In generative grammar, embedding is the process by which one clause is included (embedded) in another. This is also known as nesting. More broadly, embedding refers to the inclusion of any linguistic unit as part of another unit of the same general type. Another major type of embedding in English grammar is Subordination. In the process of embedding of sentences, there is a matrix sentence and two or more insert sentences. The INSERT sentences are embedded into the MATRIX sentence through the application of several T-rules, such as Relativisation, Complementation, etc.

Clauses that stand on their own are known as the root, matrix, or main clauses. However, in some sentences, there can be multiple clauses. The following sentences contain two clauses each:

Lucy said that Sam sang.

In this sentence, you have the root clause: [Lucy said that Sam sang], which has the secondary clause [that Sam sang] embedded inside it.

Archie wants Charlie to vote.

In this sentence, the clause [Charlie to vote], which has the subject Charlie and the predicate phrase [to vote], is embedded within the main clause ​[Archie wants Charlie to vote].

Both examples of clauses within clauses are embedded clauses. The following examples illustrate three types of embedded clauses.

Relative clause: The boy who came is his cousin. (who came)
Noun clause: I told him that I would go. (that I would go
Adverb clause: He left when the bell rang. (when the bell rang)

Relative Clause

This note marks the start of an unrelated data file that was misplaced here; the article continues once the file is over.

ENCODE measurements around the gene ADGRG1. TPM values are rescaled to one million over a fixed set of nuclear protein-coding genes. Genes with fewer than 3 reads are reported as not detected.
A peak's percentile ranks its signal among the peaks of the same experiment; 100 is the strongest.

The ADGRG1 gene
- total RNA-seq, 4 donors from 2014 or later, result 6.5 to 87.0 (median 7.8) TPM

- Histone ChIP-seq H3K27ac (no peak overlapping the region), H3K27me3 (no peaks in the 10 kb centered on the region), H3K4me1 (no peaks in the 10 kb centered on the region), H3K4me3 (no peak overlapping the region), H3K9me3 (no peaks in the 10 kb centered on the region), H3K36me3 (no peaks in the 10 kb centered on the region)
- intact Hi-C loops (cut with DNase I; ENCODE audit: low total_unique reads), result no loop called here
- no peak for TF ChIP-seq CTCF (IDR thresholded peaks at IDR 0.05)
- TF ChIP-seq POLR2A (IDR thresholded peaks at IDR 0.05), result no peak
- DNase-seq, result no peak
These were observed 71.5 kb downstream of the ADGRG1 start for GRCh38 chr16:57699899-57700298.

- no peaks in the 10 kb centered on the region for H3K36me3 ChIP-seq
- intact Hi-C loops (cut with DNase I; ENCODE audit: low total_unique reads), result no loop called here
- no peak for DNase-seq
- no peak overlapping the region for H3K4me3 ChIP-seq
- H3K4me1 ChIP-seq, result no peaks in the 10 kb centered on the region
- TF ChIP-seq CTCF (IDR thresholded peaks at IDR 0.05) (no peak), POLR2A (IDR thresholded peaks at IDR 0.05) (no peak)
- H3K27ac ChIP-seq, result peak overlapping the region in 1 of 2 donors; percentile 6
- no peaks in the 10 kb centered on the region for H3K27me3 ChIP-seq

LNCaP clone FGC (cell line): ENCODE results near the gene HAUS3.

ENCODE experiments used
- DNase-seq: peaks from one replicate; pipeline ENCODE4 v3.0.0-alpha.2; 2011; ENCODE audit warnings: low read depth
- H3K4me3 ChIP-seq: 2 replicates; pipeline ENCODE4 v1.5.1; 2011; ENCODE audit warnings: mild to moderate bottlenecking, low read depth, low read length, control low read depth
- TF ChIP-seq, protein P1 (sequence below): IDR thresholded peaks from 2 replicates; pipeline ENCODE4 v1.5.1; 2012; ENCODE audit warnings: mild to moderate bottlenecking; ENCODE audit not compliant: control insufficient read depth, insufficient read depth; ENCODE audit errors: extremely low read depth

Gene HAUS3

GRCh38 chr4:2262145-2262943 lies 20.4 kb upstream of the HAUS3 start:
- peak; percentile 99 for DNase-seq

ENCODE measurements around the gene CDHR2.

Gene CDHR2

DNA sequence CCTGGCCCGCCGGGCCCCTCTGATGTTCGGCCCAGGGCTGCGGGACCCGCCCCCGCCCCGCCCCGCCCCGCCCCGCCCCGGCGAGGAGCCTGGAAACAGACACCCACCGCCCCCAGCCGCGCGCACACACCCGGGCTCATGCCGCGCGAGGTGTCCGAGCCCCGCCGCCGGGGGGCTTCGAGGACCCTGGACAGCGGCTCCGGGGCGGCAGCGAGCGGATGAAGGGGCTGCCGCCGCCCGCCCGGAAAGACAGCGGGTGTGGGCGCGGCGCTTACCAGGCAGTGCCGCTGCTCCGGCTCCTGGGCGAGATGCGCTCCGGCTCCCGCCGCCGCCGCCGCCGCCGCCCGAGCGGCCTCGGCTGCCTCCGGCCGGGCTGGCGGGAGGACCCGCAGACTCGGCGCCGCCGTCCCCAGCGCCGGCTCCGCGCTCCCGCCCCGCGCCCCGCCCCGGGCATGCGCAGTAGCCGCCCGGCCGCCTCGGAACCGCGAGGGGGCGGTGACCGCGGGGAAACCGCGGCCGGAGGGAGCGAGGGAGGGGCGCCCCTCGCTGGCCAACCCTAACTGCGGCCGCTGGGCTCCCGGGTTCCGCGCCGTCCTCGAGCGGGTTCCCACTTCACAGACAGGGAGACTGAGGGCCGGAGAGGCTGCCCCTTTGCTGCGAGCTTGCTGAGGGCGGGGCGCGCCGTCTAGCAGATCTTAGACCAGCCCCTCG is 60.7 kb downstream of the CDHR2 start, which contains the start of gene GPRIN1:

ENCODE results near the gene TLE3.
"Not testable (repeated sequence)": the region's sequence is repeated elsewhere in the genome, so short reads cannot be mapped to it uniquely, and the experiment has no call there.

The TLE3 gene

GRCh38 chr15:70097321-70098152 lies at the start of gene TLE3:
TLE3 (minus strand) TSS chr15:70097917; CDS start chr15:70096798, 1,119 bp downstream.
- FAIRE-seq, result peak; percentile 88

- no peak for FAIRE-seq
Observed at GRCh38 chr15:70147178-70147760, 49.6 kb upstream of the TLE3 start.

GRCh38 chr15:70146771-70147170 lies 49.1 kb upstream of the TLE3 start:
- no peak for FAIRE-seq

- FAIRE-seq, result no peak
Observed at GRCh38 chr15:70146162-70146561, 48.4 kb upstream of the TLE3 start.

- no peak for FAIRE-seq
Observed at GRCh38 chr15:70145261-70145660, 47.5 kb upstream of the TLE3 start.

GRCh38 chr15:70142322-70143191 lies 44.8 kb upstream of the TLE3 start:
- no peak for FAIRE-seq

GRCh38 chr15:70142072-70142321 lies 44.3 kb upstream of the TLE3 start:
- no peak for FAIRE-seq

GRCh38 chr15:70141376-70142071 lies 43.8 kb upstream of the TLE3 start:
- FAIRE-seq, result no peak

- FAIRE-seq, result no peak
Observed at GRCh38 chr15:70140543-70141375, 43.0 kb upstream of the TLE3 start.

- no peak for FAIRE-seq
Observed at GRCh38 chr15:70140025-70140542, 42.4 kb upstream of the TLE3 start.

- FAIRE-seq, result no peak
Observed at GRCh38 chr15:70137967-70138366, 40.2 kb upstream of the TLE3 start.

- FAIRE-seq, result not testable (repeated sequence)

A Relative Clause is a type of subordinate clause, which functions as the modifier of the NP of the main sentence. Ther are two kinds of Relative Clauses, Restrictive RC and Non – restrictive RC. The restrictive RC is not separated by commas and is said as one tone group. The non – restrictive RC is divided into three tone groups separated by commas/pauses.

Restrictive RC limits the scope of the NP it modifies: The Chinese who live in Singapore are very lucky.

A non – restrictive RC merely provides additional information about the NP that it modifies: The Chinese, who belong to the Mongoloid race, have slit eyes.

Noun Clause

A Noun Clause is a dependent or subordinate clause that works as a noun. It can be the subject of a sentence, an object, or a compliment.

Adverbial Clause

An Adverbial Clause is a clause that works as an adverb in a sentence. Like all clauses, an adverbial clause has a subject and a predicate. However, an adverbial clause is a dependent clause- so, it can never be a sentence on its own. Specifically, an adverbial clause is a modifier that modifies the independent clause.

Thus the three types of Subordination Transformations are:

    • Relativization
    • Complementation
    • Adverbialization
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Devika Panikar has been teaching English Language and Literature for 14 years now. She is an Assistant Professor with the Directorate of Collegiate Education under the Government of Kerala. She teaches at the Government Colleges coming under this directorate and is now posted at the Department of English, H.H. The Maharaja’s Government College for Women, Thiruvananthapuram. This website is a collection of the lecture notes that she prepared by referring various sources, for her students’ perusal. It has been compiled here for the sake of future generations.

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